Thoughts on Finishing the Work

On Good Friday, Bill Wolf and a gigantic cadre of musicians brought Wolf’s Easter: Stories & Songs show back home to Knoxville. It was the show’s first return to the city in five years and its first time at the historic Bijou Theatre. It was also the culmination of many months of effort for the players and the production team.

It ended with me driving home in the rain. Of course, even then, it was never really over.

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Easter Stories and Songs

This week leading up to Easter is referred to as Holy Week, or Passion Week, in many of our Christian traditions. We set aside this week to read through the Gospel accounts and remember the final days and sufferings of Christ. Good Friday is when we generally mark the crucifixion, where Jesus sacrificed himself for our atonement.

Friday night at the Bijou Theatre in Knoxville, Tenn. Bill Wolf, theologian and singer-songwriter – and Foundling House contributer, will be presenting Easter Stories and Songs alongside a collection of talented musicians. The evening will be a mixture of narrative storytelling interspersed with music and scripture of the final days of Christ leading up to His death on the cross and His resurrection.

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We lost a baby

I say by way of explanation
To my colleague in the Math Department,
A justification for the
Discrepancy in the math:
Five pregnancies but only four at home,
Three girls and a boy.
I want credit for that fifth pregnancy,
The hardest of them all, even though half as long,
As if it were some achievement to put on my resume
Instead of my body’s greatest failing.

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Flash Fiction: Re-a-li-TEE-VEE

Look.

Although you can barely make anything out, looking as you are from such an odd angle. You are high in the air looking down. Now zooming in, you’re the eye of a helicopter traffic cam on television news.

A young girl’s face is pressed against the pumpkin-orange glass of a convenience store. Her features distorted against the glass wet with her tears, her feet are frozen in place.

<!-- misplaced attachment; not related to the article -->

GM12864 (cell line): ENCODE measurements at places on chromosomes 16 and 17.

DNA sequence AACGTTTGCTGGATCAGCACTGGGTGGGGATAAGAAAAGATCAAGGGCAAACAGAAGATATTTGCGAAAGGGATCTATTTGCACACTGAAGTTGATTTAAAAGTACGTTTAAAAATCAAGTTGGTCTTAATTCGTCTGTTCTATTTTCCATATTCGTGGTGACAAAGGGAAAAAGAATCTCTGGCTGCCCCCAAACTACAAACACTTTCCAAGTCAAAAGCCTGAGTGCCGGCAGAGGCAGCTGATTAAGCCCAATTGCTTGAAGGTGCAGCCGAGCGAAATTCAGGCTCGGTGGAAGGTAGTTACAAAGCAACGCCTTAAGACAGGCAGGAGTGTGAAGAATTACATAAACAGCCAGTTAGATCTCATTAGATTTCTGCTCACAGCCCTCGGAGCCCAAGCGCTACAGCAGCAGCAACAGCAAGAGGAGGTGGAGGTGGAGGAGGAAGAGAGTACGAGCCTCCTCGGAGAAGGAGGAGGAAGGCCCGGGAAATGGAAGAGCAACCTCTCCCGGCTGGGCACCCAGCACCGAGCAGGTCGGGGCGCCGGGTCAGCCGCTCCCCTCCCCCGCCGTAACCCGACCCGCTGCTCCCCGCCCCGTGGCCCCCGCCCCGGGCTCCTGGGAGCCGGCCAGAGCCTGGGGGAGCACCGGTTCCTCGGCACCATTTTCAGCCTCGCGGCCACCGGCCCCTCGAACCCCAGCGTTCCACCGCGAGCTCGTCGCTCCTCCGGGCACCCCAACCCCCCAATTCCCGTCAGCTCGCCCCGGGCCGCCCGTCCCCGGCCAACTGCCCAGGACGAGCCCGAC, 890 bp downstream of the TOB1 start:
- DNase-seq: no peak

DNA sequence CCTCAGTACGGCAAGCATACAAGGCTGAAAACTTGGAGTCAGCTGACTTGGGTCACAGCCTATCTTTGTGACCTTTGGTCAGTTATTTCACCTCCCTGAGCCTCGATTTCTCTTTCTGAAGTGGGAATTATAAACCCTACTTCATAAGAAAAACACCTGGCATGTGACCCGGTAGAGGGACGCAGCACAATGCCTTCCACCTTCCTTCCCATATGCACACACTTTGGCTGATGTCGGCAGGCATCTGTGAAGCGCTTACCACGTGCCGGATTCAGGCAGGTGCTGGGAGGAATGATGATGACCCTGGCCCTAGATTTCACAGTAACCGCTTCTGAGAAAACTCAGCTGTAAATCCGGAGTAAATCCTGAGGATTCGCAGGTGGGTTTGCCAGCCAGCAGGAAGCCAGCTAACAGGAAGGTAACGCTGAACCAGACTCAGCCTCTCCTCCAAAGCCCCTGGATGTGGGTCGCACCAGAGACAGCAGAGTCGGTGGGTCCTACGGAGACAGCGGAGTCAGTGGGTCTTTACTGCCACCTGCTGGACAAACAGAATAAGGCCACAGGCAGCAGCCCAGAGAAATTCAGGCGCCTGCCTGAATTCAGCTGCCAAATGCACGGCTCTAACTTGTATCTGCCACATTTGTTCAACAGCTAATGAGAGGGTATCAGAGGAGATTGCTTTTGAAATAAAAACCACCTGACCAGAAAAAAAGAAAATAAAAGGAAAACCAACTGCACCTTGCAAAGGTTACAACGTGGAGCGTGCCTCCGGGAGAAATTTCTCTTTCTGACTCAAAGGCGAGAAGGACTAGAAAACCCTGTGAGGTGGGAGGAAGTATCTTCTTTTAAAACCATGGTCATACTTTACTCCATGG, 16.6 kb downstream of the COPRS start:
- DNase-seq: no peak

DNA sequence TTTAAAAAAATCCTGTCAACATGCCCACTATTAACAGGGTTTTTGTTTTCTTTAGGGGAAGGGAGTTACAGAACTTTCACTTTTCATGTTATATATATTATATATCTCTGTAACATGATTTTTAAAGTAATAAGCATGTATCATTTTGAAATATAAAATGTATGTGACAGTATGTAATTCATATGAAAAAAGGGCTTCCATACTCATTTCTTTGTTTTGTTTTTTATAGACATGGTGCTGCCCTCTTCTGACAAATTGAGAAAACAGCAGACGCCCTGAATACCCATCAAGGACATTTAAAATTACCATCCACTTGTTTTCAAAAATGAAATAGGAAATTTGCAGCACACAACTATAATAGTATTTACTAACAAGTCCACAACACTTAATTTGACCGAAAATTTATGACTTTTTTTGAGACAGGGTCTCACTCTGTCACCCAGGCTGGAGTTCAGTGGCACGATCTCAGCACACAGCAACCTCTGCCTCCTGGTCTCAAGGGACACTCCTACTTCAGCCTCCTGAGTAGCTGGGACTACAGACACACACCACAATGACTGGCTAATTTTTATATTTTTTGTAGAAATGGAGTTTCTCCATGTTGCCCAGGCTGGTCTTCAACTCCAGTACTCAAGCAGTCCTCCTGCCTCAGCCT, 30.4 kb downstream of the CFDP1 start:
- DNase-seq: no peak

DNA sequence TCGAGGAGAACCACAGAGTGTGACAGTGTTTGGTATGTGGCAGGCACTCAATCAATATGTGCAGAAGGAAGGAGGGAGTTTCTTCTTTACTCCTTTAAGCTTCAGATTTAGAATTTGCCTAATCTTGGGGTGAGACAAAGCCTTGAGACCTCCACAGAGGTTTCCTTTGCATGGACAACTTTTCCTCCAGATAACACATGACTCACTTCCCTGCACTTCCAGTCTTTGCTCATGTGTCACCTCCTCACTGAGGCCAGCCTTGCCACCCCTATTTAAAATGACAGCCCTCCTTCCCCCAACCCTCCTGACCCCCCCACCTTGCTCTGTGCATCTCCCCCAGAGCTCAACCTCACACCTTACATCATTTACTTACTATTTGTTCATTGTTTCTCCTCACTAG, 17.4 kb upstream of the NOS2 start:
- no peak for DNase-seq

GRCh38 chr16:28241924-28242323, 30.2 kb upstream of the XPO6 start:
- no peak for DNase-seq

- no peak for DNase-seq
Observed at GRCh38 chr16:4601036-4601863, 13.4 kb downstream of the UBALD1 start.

Her eyes are looking through the glass at the flashing blue/white lights of police cruisers. Her skin pale orange from the tinted glass, her eyes wide and brown, panic enlarged and pleading.
Look. Don’t turn away.

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When I think of Heaven: What It Means to Have a Favorite Band

I met my then-future wife in college. Our first date was on December 17, 1996, and just a few days afterward, we each went home for Christmas, her to Hot Springs, AR and me to Orlando. We were a time zone away from each other, and cell phones were yet to be a thing. I knew I’d be talking to her sparingly, and I also knew I was deeply smitten. It’s a hard place to be—young, in new love, and a thousand miles apart.

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Book Review: A Restless Age

Sometimes I look at my classroom of college students and wonder what happens to shape some twenty-something-year-old faces into smooth lakes of calm with nearly perpetual smiles, and others into relief maps with worry-lined foreheads and mouths that look like they haven’t laughed in weeks. What events and habits of life and mind have already formed such young faces?

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the death of fire

“For everything there is a season, and a time for every matter under heaven: a time to weep, a time to laugh; a time to mourn, a time to dance…”
~ Ecclesiastes 3:1, 4

Image by debowscyfoto from Pixabay

 

Ashes to ashes,
we all fall down.

We are born delicate, by death of Fire,
the flames no longer leaping on the hearth,
nor spinning in embroidered skirts of smoke
to the wild music of a living dance,
to the beat of drums and merry hearts.

No, the dance ceases;
the laughter is an echo.
We repent in rags and bathe in soot
for the sheer anticipation of
the death of God.

Brand your mark across my forehead, Dying One.
Tattoo it here, on mind, on heart, on body:
Forty days and forty nights of
                  remembering and mourning.
Forty days and forty nights of
                  hunger in body and soul.
Forty days and forty nights of
                  judgment by fire and flood.
Forty days and forty nights of
                  silence screaming in my ears.
Forty days and forty nights
                  is not that much to ask of me except that
                               I’m hungry.
                               I’m hungry, Lord:

                  for soot,
                  for silence,
                  for sorrow,
                  for salvation.

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